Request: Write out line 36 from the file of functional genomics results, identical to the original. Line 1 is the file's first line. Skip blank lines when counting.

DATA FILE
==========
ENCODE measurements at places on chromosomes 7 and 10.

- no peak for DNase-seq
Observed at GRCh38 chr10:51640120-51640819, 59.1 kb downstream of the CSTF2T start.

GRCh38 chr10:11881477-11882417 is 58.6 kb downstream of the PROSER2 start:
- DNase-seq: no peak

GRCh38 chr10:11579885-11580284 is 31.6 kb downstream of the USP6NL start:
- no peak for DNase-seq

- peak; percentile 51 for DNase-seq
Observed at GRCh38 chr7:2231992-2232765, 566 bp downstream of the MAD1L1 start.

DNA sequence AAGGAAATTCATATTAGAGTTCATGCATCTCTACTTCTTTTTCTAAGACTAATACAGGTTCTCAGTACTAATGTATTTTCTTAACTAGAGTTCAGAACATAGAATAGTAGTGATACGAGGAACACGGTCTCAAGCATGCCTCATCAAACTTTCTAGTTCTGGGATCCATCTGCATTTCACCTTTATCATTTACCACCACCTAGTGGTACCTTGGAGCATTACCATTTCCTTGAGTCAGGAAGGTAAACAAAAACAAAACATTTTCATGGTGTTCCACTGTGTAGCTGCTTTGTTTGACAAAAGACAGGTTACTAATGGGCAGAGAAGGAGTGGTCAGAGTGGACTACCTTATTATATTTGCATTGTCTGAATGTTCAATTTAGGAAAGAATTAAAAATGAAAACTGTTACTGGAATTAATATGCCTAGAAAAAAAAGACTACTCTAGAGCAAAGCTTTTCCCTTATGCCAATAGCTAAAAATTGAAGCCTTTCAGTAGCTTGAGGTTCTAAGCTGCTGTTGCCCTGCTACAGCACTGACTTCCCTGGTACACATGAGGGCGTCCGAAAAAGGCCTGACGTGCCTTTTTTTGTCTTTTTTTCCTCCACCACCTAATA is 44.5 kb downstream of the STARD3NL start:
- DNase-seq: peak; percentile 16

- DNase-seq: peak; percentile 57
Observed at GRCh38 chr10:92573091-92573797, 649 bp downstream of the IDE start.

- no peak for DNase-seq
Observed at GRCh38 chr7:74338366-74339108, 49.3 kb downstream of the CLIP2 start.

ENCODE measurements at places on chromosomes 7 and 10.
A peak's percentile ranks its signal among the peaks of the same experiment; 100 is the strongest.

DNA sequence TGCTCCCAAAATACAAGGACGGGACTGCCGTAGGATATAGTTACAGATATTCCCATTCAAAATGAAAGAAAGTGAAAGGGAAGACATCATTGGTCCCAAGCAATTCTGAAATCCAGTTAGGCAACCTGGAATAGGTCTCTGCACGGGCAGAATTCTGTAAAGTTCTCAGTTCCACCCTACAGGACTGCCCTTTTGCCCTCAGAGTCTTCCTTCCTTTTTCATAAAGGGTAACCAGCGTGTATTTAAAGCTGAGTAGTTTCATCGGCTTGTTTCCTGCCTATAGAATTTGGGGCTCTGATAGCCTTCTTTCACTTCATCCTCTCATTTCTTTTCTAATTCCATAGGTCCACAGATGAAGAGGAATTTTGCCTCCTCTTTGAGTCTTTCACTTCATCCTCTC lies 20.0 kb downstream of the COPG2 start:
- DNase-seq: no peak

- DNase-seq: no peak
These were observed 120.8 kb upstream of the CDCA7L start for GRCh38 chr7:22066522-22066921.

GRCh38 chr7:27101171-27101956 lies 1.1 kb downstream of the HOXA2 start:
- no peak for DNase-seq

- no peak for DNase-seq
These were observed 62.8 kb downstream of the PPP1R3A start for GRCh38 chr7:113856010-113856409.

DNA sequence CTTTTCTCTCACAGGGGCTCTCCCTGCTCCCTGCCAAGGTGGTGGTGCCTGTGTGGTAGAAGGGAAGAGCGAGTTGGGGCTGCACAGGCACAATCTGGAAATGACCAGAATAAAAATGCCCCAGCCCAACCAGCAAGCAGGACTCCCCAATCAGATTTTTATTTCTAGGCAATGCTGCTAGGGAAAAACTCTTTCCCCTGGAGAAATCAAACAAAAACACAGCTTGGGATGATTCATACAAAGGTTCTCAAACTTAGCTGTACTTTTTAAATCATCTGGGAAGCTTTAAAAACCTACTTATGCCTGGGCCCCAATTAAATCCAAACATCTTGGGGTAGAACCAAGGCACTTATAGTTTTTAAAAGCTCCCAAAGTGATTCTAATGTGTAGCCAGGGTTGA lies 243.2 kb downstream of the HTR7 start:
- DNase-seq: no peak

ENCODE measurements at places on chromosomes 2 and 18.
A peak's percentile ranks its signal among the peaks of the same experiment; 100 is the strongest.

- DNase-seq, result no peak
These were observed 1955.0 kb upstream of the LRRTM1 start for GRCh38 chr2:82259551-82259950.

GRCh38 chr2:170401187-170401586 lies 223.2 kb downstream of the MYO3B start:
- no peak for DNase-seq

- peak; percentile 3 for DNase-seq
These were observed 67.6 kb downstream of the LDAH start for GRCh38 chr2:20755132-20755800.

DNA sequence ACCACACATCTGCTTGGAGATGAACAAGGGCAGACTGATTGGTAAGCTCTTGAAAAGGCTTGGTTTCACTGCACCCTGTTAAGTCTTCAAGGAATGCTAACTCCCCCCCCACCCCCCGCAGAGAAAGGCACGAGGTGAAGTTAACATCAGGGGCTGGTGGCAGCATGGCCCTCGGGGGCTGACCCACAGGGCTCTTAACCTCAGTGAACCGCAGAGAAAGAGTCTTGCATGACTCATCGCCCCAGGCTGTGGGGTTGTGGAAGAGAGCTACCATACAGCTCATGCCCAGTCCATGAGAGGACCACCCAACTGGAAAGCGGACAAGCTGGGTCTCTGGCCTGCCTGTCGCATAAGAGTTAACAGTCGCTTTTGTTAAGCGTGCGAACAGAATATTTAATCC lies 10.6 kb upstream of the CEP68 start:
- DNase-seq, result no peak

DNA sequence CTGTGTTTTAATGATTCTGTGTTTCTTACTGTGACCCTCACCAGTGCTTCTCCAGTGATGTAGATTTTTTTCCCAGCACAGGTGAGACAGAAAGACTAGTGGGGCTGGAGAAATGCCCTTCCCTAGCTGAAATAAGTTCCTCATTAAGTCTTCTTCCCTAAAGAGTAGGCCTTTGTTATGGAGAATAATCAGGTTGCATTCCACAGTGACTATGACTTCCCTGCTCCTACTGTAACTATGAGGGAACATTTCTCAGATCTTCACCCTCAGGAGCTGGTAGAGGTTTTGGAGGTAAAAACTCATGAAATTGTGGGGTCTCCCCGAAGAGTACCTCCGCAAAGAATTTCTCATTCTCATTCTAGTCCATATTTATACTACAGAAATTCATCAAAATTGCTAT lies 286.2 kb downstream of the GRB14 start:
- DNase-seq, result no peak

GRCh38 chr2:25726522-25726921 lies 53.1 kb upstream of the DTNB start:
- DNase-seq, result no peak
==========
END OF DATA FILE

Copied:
DNA sequence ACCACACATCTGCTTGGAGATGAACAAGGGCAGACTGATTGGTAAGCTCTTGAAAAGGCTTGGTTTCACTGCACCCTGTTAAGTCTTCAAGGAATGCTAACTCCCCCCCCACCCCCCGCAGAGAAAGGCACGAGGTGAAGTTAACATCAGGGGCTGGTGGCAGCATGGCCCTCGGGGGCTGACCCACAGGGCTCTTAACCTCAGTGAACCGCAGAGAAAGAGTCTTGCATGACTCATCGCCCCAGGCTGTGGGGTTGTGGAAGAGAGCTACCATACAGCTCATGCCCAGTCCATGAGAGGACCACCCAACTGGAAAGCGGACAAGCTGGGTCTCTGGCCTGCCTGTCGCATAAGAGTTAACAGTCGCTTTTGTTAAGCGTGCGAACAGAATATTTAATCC lies 10.6 kb upstream of the CEP68 start: